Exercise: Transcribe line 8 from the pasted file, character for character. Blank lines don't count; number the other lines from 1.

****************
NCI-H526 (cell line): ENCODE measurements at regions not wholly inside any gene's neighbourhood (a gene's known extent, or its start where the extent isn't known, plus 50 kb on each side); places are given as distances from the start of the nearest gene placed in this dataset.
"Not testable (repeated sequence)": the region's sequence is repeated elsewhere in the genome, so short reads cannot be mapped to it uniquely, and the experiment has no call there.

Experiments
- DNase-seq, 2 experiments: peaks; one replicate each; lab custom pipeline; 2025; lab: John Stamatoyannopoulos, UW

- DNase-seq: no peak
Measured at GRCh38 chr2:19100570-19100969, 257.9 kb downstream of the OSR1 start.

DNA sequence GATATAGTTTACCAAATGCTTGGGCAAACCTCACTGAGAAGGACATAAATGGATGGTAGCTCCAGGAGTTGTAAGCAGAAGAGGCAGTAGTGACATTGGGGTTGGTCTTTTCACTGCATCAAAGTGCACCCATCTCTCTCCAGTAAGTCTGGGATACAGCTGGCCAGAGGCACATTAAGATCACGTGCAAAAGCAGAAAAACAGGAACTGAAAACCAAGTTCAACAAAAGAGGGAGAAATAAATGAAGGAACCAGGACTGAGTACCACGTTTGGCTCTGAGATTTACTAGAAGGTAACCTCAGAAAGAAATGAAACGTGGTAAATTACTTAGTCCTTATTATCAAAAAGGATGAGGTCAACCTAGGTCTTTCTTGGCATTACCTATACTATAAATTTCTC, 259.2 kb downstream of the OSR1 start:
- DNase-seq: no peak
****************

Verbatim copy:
- DNase-seq: no peak